One of Wall Street’s most bearish strategists isn’t giving in to the bullish about-turn in equities, saying investors may be in for “a rude awakening.”

Morgan Stanley’s Michael Wilson, whose outlook for a market slump in 2023 has yet to materialize, said fading fiscal support, lower liquidity and falling inflation will weigh on the US equity rally in the second half of the year.

He’s also concerned that stocks are “as stretched as they can get” in a narrow performance that’s been driven by excess liquidity from March’s banking deposit bailouts.

“Given our fundamental view on growth, we find it hard to get on board with the current excitement,” Wilson wrote in a note Tuesday. “If second half growth re-accelerates as expected, then the bullish narrative being used to support equity prices will be proven correct. If not, many investors may be in for a rude awakening given the very big reach for risk we are seeing.”

According to Citigroup Inc. strategists led by Chris Montagu, the positioning in US equity futures is the most bullish since 2010. For them, the key question now is whether this momentum can continue or if rounds of profit taking and hedging will slow the market in coming weeks.

US equities have staged a powerful rally this year, driven mainly by a narrow group of big tech companies on bets that the boom in artificial intelligence will boost their profits. Despite the strong rebound, the so-called MACD momentum — which shows the relationship between two moving averages of a security’s price — is currently positive for both the S&P 500 and Nasdaq 100, according to data compiled by Bloomberg.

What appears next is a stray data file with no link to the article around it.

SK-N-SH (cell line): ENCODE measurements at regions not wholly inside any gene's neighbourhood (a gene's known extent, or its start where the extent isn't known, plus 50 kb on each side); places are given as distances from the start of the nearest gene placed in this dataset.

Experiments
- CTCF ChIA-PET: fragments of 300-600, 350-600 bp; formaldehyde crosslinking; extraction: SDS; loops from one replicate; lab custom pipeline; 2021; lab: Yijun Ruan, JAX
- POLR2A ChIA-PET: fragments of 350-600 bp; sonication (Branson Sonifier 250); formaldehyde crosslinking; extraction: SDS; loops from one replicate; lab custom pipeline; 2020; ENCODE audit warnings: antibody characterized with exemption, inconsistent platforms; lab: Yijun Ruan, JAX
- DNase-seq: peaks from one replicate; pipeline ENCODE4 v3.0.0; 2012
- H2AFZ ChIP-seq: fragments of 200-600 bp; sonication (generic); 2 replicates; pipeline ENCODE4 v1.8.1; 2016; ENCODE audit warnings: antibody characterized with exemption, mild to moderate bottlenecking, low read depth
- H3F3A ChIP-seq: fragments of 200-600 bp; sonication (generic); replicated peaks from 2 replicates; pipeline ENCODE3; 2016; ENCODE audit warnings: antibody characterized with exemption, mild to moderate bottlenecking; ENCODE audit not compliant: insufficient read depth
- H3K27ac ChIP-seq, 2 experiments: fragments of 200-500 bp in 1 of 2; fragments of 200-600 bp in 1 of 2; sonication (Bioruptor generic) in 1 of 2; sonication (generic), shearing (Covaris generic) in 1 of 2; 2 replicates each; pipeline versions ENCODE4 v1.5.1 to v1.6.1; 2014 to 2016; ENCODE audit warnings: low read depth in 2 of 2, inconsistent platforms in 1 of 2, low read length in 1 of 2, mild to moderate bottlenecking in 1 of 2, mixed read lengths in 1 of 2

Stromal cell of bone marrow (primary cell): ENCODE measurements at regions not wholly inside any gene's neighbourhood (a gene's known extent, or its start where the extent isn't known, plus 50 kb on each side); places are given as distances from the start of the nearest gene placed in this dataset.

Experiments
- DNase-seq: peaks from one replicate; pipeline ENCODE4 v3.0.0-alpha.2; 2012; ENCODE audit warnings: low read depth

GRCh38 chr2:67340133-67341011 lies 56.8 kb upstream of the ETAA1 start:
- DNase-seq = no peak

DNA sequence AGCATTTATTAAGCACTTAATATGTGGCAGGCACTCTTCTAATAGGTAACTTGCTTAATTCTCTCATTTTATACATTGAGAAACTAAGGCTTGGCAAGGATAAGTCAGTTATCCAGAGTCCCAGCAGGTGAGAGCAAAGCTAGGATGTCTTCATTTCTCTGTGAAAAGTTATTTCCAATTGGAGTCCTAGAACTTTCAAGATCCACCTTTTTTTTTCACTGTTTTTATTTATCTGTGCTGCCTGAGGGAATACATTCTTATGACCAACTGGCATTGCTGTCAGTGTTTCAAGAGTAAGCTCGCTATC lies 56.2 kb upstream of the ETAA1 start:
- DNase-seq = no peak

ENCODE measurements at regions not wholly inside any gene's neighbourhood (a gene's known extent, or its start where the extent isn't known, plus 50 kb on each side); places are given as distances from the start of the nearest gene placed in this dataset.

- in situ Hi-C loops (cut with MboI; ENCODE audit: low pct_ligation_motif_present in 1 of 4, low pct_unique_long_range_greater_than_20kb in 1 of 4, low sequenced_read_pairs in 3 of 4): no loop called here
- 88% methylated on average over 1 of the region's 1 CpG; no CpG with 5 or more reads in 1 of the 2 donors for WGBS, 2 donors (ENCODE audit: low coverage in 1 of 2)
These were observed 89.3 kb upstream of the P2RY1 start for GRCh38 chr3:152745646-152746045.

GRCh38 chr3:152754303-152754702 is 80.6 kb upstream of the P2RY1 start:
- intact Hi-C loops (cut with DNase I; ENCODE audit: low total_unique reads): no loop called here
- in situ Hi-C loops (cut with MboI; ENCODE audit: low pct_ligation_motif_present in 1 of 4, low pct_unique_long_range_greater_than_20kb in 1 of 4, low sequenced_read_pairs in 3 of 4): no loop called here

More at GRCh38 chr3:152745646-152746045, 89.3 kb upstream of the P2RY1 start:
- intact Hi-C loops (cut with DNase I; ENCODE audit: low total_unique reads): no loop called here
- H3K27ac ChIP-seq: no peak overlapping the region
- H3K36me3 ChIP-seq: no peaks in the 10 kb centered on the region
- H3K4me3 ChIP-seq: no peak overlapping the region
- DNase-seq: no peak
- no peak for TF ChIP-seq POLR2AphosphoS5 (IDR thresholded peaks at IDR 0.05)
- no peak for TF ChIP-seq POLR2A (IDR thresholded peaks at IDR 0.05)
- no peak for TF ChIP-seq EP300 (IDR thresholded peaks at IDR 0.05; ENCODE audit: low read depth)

Wilson admits that his team has been “so wrong” about the S&P 500 this year that they’ve been looking at whether their earnings model is misleading. Yet they’ve decided to stick to their forecasts. Morgan Stanley expects slowing inflation to have a direct negative impact on companies’ revenue growth that’s not reflected in consensus forecasts.

According to Wilson, last week’s lower-than-expected producer prices release portends a sharp drop in revenue growth over the next four months. That “would imply that our well below earnings forecast is correct as the negative operating leverage does the heavy lifting.”

The strategists’ top relative trade ideas include being long consumer staples over discretionary, long defensives over cyclicals, long health care over technology and long companies with high operational efficiency over those with low efficiency. Morgan Stanley also recommends avoiding firms with high financial leverage as interest rates will remain elevated.

--With assistance from Michael Msika.

This article was provided by Bloomberg News.